Trading Places: "Looking Good, Feeling Good" Edition – DVD Review


Available at Amazon.com

Director:

John Landis

Starring:

Dan Aykroyd ………. Louis Winthorpe III
Eddie Murphy ………. Billy Ray Valentine
Ralph Bellamy ………. Randolph Duke
Don Ameche ………. Mortimer Duke
Denholm Elliott ………. Coleman
Jamie Lee Curtis ………. Ophelia

The Movie

The combination of comedic heavies of Eddie Murphy and Dan Aykroyd with John Landis, director of Animal House, looks like a odd one on paper. Eddie Murphy is funny enough to carry a movie by himself; Dan Aykroyd is best playing off another funny comedian; John Landis has been behind the camera of a classic comedy movie. But sometimes when you add everything up on paper it just doesn’t work, while other times it could work better than you ever expected. Would the pieces – talents – above fit perfectly in Trading Places?

The comedy’s title is simplistic, telling the audience just what to expect. Mortimer (Don Ameche) and Randolph Duke (Ralph Bellamy) are commodity brokers who like to wager with each other from time to time. For their latest bet, Randolph believes they can take a common criminal and make him a successful businessman in the company. The criminal, Billy Ray Valentine (Eddie Murphy), is to be given the job and home of Louis Winthorpe III (Dan Aykroyd), who works for the older Duke brothers. Louis is then set up for crimes he didn’t commit, to see if he resorts to crime, like Billy Ray, once he’s lost his rich environment and friends.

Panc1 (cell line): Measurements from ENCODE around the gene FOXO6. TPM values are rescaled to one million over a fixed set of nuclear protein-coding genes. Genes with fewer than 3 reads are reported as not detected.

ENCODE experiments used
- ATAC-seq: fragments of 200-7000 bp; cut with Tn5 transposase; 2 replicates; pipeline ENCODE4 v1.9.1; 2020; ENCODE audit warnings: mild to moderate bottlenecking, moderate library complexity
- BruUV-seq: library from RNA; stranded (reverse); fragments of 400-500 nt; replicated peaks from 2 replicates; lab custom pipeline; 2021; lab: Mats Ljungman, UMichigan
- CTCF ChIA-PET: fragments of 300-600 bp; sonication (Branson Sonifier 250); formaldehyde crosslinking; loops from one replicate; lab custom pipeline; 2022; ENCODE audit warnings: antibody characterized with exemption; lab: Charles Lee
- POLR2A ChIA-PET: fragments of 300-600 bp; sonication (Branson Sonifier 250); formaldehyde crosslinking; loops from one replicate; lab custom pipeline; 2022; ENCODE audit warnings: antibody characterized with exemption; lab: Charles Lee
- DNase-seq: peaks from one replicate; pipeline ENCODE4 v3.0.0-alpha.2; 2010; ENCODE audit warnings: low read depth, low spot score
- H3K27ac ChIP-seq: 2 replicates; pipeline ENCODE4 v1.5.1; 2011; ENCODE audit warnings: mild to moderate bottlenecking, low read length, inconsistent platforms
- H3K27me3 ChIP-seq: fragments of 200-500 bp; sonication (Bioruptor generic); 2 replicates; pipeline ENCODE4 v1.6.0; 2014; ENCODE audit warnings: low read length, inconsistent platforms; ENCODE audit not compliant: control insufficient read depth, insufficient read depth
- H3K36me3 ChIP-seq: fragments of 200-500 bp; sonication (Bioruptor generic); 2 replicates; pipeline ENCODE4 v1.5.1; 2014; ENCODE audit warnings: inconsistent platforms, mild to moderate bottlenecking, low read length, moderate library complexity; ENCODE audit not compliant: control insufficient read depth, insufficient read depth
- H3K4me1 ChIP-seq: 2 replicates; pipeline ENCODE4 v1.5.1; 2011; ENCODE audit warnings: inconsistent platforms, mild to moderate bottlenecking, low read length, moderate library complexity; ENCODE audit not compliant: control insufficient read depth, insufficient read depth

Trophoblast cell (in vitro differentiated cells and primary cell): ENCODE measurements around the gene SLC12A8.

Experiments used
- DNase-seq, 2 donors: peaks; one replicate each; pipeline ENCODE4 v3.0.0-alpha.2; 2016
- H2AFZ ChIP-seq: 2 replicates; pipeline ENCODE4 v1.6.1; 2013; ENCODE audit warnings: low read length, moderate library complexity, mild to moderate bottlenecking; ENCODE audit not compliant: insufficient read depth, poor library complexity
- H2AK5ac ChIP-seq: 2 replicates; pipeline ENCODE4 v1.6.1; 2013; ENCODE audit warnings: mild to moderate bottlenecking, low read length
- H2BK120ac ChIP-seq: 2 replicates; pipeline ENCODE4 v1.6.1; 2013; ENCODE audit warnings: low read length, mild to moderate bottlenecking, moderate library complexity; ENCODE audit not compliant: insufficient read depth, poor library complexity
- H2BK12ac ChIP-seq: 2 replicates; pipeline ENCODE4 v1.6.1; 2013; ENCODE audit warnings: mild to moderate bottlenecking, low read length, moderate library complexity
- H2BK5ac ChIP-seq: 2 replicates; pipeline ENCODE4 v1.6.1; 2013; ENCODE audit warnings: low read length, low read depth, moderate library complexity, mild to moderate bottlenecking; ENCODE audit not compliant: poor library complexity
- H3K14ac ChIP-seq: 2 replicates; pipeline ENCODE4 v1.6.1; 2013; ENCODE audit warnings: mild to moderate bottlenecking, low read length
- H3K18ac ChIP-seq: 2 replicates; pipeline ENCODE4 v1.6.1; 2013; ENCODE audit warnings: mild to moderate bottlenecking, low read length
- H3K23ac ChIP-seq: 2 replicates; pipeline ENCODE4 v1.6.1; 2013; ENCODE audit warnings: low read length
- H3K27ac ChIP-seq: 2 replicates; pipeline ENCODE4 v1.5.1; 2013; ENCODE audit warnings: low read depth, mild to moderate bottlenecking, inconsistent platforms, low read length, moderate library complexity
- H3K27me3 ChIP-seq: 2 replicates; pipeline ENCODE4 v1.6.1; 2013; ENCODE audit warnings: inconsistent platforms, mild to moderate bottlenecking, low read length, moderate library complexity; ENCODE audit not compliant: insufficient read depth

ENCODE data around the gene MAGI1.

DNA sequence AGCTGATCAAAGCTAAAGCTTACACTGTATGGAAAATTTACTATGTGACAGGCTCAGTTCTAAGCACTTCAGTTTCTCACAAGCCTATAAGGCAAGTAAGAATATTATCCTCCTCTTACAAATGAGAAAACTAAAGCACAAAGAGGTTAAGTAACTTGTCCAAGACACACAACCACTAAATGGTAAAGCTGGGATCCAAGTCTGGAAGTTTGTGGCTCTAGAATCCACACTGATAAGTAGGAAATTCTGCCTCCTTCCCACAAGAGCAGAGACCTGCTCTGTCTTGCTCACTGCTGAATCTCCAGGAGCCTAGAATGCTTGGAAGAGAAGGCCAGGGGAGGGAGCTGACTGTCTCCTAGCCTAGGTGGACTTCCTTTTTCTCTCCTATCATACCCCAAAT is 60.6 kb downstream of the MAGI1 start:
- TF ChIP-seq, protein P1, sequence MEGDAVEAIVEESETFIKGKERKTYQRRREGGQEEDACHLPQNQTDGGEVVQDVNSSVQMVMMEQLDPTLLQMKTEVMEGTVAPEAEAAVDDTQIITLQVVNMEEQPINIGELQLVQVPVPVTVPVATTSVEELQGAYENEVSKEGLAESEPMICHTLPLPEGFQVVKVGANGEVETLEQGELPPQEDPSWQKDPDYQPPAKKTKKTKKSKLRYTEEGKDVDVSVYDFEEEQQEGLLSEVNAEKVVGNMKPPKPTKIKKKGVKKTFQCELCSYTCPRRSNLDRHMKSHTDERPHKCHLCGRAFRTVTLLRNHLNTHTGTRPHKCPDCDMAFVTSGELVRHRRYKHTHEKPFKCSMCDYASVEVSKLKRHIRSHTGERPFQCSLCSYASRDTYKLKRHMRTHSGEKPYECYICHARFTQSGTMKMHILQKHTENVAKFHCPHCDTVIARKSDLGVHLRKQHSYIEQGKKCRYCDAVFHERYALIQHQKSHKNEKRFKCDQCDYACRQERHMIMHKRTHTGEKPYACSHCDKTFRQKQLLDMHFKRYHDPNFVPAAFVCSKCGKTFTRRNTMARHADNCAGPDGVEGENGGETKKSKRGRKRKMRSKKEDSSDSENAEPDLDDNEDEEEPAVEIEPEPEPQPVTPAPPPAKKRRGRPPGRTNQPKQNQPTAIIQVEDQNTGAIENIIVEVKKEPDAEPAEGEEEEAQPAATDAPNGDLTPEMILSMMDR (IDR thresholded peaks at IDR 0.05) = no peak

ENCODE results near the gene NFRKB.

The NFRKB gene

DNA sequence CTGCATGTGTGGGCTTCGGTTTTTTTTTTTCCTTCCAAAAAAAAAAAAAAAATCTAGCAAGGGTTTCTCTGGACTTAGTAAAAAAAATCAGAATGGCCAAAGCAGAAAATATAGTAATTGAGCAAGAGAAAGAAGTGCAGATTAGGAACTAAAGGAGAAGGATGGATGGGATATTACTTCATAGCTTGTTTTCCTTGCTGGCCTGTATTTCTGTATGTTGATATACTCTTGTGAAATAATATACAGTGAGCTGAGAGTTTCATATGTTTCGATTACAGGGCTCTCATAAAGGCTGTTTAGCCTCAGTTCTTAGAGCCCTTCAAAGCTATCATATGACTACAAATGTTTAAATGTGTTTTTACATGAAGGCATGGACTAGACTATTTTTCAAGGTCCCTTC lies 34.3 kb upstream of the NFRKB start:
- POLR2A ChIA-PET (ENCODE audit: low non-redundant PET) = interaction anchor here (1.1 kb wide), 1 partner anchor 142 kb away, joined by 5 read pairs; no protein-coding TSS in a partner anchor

The premise for this movie is also like the title: simple. But it is also unique. You take someone from one culture and put them in a completely different culture. There are two different races examined here, but it’s really not as much about race as you would think. It’s more about the classic argument of “nature vs. nurture.” Are you born to be a certain person or does how you grew up play a bigger part of who you ultimately become? There is also the main theme from the 1980’s of “greed is good.”

What takes this comedy to another level is the acting. This is one of Dan Aykroyd’s best movies and definitely one of his funniest. Eddie Murphy was fairly new to movies at this point in his career, but you can tell he was just about ready to break out and become a big comedy star. Aykroyd and Murphy sounds like a strange comedy duo, but they actually work relatively well. Seeing Eddie Murphy in Dan Aykroyd’s world and Dan Aykroyd in Eddie Murphy’s world is quite funny. In addition, Jamie Lee Curtis has a strong supporting role here. Who knew she could actually be that funny.

This comedy is a forgotten one as Eddie Murphy and Dan Ayroyd have gone on to do other funny movies since then. But they had never done another one together and surprisingly they gel and the end result is a funny movie that has more depth to it than other movies like it. And the uniqueness of the story, is also reminiscent of the old adage that you shouldn’t judge a book by its cover. You certainly can’t judge a movie without watching it first.

The Video: